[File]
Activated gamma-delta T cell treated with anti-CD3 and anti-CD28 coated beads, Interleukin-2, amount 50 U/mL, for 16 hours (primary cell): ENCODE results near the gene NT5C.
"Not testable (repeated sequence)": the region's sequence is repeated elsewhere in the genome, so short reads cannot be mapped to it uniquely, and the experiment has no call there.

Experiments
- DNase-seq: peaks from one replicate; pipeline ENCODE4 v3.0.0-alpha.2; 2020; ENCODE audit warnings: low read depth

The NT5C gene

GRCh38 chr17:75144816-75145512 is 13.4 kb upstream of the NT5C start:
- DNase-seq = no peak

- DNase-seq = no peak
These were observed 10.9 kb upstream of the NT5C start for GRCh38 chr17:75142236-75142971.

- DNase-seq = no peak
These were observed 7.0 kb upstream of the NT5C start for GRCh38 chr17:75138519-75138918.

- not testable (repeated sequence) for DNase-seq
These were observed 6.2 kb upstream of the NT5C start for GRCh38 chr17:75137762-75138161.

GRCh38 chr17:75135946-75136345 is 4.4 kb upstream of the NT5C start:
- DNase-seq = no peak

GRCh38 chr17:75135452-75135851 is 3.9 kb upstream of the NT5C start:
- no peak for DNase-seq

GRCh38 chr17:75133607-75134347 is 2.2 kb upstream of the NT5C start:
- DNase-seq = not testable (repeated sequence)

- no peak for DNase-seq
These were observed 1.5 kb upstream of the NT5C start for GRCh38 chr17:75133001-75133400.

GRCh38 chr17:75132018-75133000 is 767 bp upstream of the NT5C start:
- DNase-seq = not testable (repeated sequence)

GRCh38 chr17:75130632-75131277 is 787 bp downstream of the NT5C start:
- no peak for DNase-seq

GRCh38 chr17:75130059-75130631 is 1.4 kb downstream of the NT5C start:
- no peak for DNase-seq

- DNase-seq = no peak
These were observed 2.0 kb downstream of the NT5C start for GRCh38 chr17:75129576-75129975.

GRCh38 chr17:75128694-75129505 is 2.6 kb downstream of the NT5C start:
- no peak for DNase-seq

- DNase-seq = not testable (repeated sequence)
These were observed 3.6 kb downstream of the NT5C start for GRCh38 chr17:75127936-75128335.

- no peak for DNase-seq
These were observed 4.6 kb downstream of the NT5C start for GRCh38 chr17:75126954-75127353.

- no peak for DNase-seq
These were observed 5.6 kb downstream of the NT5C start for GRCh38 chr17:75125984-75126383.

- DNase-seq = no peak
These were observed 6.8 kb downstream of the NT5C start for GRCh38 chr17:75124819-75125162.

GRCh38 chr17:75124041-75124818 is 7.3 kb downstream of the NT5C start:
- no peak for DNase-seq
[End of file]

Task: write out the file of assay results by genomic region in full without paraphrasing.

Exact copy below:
Activated gamma-delta T cell treated with anti-CD3 and anti-CD28 coated beads, Interleukin-2, amount 50 U/mL, for 16 hours (primary cell): ENCODE results near the gene NT5C.
"Not testable (repeated sequence)": the region's sequence is repeated elsewhere in the genome, so short reads cannot be mapped to it uniquely, and the experiment has no call there.

Experiments
- DNase-seq: peaks from one replicate; pipeline ENCODE4 v3.0.0-alpha.2; 2020; ENCODE audit warnings: low read depth

The NT5C gene

GRCh38 chr17:75144816-75145512 is 13.4 kb upstream of the NT5C start:
- DNase-seq = no peak

- DNase-seq = no peak
These were observed 10.9 kb upstream of the NT5C start for GRCh38 chr17:75142236-75142971.

- DNase-seq = no peak
These were observed 7.0 kb upstream of the NT5C start for GRCh38 chr17:75138519-75138918.

- not testable (repeated sequence) for DNase-seq
These were observed 6.2 kb upstream of the NT5C start for GRCh38 chr17:75137762-75138161.

GRCh38 chr17:75135946-75136345 is 4.4 kb upstream of the NT5C start:
- DNase-seq = no peak

GRCh38 chr17:75135452-75135851 is 3.9 kb upstream of the NT5C start:
- no peak for DNase-seq

GRCh38 chr17:75133607-75134347 is 2.2 kb upstream of the NT5C start:
- DNase-seq = not testable (repeated sequence)

- no peak for DNase-seq
These were observed 1.5 kb upstream of the NT5C start for GRCh38 chr17:75133001-75133400.

GRCh38 chr17:75132018-75133000 is 767 bp upstream of the NT5C start:
- DNase-seq = not testable (repeated sequence)

GRCh38 chr17:75130632-75131277 is 787 bp downstream of the NT5C start:
- no peak for DNase-seq

GRCh38 chr17:75130059-75130631 is 1.4 kb downstream of the NT5C start:
- no peak for DNase-seq

- DNase-seq = no peak
These were observed 2.0 kb downstream of the NT5C start for GRCh38 chr17:75129576-75129975.

GRCh38 chr17:75128694-75129505 is 2.6 kb downstream of the NT5C start:
- no peak for DNase-seq

- DNase-seq = not testable (repeated sequence)
These were observed 3.6 kb downstream of the NT5C start for GRCh38 chr17:75127936-75128335.

- no peak for DNase-seq
These were observed 4.6 kb downstream of the NT5C start for GRCh38 chr17:75126954-75127353.

- no peak for DNase-seq
These were observed 5.6 kb downstream of the NT5C start for GRCh38 chr17:75125984-75126383.

- DNase-seq = no peak
These were observed 6.8 kb downstream of the NT5C start for GRCh38 chr17:75124819-75125162.

GRCh38 chr17:75124041-75124818 is 7.3 kb downstream of the NT5C start:
- no peak for DNase-seq